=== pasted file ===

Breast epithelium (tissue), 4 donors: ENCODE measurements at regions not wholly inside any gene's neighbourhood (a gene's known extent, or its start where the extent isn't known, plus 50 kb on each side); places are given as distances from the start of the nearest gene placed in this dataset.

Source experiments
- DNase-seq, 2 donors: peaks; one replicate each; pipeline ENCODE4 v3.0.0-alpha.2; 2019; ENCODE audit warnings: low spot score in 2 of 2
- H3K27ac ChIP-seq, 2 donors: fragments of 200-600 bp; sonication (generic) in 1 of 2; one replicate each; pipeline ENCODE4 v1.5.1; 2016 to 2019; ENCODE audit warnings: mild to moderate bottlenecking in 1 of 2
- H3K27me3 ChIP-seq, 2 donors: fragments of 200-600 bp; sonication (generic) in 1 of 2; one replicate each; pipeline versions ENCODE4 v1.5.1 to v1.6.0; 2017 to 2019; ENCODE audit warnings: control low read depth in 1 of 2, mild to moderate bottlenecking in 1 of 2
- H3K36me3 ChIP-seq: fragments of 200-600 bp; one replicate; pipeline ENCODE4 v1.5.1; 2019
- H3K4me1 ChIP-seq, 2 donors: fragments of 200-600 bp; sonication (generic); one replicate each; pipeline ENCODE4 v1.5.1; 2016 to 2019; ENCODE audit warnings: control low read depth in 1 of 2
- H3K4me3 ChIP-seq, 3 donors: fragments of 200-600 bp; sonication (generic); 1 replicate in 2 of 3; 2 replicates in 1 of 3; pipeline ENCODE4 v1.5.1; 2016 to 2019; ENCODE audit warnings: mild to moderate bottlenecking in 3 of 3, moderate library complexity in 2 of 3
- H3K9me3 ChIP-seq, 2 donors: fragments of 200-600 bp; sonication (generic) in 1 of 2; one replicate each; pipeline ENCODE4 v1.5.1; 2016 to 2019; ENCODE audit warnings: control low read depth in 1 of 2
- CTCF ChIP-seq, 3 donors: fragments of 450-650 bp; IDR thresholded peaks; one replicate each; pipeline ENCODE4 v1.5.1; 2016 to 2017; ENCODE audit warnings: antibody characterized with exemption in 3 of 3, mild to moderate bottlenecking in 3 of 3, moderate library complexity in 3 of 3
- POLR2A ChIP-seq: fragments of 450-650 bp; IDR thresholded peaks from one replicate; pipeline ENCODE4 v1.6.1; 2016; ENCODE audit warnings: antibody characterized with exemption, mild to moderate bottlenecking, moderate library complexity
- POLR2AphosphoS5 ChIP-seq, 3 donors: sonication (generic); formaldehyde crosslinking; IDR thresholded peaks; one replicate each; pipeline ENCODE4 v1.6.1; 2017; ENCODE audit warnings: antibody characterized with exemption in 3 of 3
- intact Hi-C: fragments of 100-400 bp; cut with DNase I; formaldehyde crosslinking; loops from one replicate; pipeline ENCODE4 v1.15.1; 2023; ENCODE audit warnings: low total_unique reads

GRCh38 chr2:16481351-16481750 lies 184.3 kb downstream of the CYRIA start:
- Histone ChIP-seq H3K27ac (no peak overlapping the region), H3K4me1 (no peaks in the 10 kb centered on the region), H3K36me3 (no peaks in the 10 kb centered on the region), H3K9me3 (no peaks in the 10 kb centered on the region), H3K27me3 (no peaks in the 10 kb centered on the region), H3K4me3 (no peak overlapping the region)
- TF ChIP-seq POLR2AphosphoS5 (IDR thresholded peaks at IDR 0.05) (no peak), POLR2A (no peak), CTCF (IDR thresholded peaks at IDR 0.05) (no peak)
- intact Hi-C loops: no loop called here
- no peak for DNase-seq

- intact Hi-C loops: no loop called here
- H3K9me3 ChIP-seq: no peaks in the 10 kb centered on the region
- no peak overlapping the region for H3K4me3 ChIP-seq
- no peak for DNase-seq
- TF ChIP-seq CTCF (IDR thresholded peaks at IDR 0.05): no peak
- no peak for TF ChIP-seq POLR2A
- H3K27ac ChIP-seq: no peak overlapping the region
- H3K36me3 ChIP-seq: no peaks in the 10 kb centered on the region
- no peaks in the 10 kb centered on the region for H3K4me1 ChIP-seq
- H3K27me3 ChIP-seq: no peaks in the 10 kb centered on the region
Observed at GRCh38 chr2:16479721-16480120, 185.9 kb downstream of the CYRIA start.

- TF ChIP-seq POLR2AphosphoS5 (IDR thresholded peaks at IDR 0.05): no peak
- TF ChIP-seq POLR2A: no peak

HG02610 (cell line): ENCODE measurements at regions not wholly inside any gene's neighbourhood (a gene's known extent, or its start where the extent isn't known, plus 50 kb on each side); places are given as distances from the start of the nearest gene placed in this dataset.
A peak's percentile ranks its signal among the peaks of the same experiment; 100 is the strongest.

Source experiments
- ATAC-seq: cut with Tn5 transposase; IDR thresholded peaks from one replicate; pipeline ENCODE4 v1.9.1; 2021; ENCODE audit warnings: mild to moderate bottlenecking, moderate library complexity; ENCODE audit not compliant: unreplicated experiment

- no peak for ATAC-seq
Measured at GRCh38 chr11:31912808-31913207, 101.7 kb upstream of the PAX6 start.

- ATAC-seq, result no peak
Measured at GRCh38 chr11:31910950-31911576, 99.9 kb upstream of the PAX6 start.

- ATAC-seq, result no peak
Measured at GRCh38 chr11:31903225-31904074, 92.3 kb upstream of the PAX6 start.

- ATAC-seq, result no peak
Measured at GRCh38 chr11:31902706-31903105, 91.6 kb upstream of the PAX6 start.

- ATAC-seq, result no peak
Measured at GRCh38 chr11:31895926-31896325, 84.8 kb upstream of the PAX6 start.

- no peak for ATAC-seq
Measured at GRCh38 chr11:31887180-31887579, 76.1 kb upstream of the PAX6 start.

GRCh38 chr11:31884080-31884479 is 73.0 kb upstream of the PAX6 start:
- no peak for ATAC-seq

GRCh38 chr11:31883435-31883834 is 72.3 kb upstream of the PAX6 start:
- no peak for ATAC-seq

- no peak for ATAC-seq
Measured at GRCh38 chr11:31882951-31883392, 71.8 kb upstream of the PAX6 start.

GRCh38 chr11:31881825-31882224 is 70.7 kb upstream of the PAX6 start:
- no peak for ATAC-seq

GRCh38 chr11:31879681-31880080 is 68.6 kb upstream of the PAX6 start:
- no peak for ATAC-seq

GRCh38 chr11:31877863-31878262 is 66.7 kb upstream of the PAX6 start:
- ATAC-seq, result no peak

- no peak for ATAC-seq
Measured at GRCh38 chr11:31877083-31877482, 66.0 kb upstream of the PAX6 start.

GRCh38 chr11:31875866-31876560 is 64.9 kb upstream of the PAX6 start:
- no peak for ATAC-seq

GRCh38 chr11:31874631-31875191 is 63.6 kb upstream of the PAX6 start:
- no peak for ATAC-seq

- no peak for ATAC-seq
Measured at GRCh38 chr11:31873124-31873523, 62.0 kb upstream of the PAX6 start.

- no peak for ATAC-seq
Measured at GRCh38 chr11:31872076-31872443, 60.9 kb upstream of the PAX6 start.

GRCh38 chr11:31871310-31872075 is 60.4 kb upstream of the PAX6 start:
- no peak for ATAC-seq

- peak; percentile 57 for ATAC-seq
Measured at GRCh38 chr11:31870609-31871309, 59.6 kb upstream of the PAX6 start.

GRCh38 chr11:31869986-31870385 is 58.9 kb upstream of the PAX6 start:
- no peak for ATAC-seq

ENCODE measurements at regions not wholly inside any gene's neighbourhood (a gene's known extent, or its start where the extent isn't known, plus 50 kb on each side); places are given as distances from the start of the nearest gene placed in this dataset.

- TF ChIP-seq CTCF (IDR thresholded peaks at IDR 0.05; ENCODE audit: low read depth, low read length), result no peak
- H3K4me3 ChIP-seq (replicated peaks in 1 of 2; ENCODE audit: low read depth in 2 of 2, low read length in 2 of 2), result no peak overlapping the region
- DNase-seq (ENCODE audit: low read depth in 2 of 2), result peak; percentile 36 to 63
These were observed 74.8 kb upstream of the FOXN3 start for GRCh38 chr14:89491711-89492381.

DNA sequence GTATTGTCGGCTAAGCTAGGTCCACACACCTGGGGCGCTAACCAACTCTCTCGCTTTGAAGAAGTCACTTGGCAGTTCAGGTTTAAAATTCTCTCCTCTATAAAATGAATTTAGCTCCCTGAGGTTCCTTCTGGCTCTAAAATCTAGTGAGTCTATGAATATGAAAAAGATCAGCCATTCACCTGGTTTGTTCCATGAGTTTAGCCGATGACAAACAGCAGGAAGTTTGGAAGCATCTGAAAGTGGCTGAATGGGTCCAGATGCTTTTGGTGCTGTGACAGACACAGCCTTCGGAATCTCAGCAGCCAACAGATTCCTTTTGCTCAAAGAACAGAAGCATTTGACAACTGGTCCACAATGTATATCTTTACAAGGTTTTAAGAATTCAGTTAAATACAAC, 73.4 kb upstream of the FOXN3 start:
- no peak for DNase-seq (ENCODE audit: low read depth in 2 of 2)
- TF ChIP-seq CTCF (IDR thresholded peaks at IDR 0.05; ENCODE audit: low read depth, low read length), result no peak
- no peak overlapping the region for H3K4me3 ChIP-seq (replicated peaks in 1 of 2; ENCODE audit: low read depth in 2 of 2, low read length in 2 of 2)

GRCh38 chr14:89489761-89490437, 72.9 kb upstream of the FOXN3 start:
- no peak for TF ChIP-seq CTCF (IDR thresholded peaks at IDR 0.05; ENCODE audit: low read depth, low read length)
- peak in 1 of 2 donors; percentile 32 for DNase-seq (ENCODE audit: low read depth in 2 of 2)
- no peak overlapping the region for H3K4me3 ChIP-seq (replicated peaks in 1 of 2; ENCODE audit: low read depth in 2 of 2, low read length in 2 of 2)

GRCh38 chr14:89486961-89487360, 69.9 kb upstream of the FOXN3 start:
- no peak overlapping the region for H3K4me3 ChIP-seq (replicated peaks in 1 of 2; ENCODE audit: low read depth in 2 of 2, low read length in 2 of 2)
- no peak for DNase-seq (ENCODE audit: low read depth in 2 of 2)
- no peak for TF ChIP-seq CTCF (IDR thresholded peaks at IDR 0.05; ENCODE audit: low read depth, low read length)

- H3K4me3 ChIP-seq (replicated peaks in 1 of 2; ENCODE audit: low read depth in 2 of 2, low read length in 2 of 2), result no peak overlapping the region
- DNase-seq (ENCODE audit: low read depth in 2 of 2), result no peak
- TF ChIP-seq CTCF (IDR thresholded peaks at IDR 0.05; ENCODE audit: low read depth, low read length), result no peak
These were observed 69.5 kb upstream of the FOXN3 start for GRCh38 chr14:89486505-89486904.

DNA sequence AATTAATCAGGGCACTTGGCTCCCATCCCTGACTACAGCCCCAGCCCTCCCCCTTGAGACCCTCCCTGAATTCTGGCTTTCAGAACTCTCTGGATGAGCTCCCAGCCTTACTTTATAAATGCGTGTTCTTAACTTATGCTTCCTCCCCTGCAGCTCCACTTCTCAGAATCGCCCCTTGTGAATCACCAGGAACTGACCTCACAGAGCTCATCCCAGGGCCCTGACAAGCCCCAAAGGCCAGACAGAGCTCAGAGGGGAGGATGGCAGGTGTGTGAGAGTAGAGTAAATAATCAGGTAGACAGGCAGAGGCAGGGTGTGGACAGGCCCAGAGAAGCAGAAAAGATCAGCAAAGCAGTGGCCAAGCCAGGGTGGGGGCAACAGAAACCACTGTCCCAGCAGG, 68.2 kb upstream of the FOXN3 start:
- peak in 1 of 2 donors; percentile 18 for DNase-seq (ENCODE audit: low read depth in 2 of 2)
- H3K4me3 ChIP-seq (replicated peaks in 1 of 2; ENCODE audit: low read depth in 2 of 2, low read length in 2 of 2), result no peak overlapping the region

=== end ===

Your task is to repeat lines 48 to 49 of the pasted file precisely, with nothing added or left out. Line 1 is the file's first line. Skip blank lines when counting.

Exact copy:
GRCh38 chr11:31884080-31884479 is 73.0 kb upstream of the PAX6 start:
- no peak for ATAC-seq